Hastings & St. Leonards on-line community newspaper

The car park at Brighton & Hove Albion footbal stadium has been turned into a drive through Covid-19 test centre.

How to take a Covid-19 test

HOT’s Erica Smith recently drove to Brighton and Hove Albion football ground in order to take a Covid-19 test. She thought it might be useful to others to share her experience.

I downloaded the COVID Symptom Study app early on in lockdown. It is not the ‘tracker’ that the government want us to use – it is a Kings College London study to see how the virus is spreading. You report each day – basically saying if you feel fine or not and sometimes answering a couple of additional questions.

On Tuesday 12 May I had a sore throat and felt really cold, so I reported my symptoms on the tracker. This might have been why I was invited for a test that week – but some users of the app have been invited when they have never reported symptoms. I was asked if I wanted a test (it wasn’t compulsory).

If you are a keyworker, you can get tested closer to home but I was offered a test spot over in Brighton or Gatwick. I chose to drive to Brighton where the football stadium car park at Falmer has been turned into a dystopian drive-through test centre. It felt a bit like being in Chernobyl after the nuclear disaster.

I was given some instructions via email – they said to bring hand sanitiser and tissues, and to print out and display a QR code on my closed car window.

It was very empty at the test centre. You drive into an open-ended marquee, get your QR code scanned by a person in a full protective suit who holds up a mobile phone number for you to call – I wasn’t asked to bring a mobile phone, but I had mine with me. You also have to show your driving licence or passport. I was then asked to wind down my window enough for a plastic bag containing the test and instructions to be passed through to me. Then I had to drive to the car park and reverse park into a socially distanced parking space. Here I sat and read the instructions and did the test.

The instructions said to use a mirror to locate your tonsils, and take out a swab which looked like a single-ended cotton bud with a very long handle. You have to stroke the sides of your throat around the tonsil area. And yes, it makes you gag. I had to use the rear view mirror in the car which was not very helpful – so if you are going for a Covid test, remember to take a small handmirror as well as your mobile phone.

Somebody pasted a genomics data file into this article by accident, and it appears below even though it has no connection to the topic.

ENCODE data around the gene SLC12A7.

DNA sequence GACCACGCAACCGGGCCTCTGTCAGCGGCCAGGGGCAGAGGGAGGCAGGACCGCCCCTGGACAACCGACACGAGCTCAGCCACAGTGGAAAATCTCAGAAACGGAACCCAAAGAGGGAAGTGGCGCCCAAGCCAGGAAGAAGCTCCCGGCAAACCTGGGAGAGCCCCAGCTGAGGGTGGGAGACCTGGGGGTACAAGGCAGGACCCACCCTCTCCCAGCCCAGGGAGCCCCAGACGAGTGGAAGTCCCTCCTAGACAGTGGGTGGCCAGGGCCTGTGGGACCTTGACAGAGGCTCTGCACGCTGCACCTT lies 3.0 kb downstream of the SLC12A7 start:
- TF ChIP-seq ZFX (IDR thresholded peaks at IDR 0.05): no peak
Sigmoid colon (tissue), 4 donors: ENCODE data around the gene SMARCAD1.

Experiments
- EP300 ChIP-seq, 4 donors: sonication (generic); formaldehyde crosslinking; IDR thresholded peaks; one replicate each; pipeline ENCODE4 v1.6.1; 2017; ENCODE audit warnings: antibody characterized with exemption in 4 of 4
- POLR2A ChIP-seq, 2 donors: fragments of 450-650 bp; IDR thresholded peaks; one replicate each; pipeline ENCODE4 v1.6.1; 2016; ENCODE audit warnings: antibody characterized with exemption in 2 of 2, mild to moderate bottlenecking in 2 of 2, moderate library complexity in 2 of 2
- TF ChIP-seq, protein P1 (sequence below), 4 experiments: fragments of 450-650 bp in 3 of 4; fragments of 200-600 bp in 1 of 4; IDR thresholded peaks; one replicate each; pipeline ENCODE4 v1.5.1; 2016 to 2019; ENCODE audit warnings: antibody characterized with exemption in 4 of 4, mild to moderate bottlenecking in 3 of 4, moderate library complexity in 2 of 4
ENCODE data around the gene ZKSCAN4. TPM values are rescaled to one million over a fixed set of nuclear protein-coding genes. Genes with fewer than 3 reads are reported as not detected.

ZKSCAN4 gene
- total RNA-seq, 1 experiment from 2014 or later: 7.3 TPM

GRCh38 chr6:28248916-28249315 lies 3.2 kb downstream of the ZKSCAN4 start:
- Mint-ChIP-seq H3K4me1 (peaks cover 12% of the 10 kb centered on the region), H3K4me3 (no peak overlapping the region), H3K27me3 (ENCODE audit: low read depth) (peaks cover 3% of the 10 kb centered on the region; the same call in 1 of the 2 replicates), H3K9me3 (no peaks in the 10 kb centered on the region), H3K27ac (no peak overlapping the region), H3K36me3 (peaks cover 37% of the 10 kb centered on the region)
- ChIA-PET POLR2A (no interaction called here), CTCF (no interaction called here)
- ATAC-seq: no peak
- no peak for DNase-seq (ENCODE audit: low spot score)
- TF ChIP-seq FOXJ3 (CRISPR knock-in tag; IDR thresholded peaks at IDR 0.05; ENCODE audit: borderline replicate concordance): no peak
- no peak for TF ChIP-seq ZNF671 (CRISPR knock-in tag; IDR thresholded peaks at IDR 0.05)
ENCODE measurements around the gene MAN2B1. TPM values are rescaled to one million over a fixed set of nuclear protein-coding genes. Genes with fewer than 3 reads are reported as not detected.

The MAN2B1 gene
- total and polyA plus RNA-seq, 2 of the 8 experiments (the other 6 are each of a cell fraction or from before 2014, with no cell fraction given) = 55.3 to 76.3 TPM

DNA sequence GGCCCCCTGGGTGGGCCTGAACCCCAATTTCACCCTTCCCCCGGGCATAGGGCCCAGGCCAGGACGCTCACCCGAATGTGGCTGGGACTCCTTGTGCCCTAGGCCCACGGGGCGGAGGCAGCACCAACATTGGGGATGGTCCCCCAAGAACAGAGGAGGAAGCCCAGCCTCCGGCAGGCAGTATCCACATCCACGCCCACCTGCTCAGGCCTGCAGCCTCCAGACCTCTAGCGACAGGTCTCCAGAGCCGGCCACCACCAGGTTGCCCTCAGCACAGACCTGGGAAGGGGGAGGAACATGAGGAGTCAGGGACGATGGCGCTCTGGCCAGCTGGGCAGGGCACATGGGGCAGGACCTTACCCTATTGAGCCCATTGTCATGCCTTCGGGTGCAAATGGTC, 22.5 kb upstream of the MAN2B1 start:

After swabbing your throat, you then insert the same swab up each nostril about an inch/2.5cm and twist it around for a few seconds – it didn’t hurt. You then put the swab in a little test tube with a screwtop lid (you snap off the long handle so it fits in). You attach bar code stickers to the test tube and to the bag, seal it all up and hand it back to someone in full PPE on the way out of the test site.

I had my test at 6.30pm on Friday and the results came back on Sunday afternoon. I was negative for Covid-19 which didn’t surprise me.

I think if I had been worried about testing positive, I would have found the experience rather disturbing, so I hope reading about it in advance will put you at ease… if you are prepared for a dystopian experience it helps! Also, remember to take a mirror and your phone – and a print out of the QR code (or show it on your phone).

I also recommend watching a couple of YouTube video clips which demonstrate what you need to do. I wish I had watched them BEFORE I had the test rather than afterwards. I like this demonstration by Amir Khan – though miraculously he does NOT gag when he does the throat swab.

I would also recommend you to download the ‘Talk to Zoe’ app I’m using, which is run by Zoe Global Ltd. I think it’s a valuable study to be part of, and it won’t steal your civil liberties. Currently less than four  million people are signed up – the more people who use it, the more valuable a research tool it will be.

App store link for i-Phones
Googleplay for all other smart phones

I’d like to add a HUGE THANK YOU to all the staff running the test centres, and of course, healthworkers and careworkers across the country.


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Posted 19:44 Thursday, May 28, 2020 In: Covid-19

Also in: Covid-19

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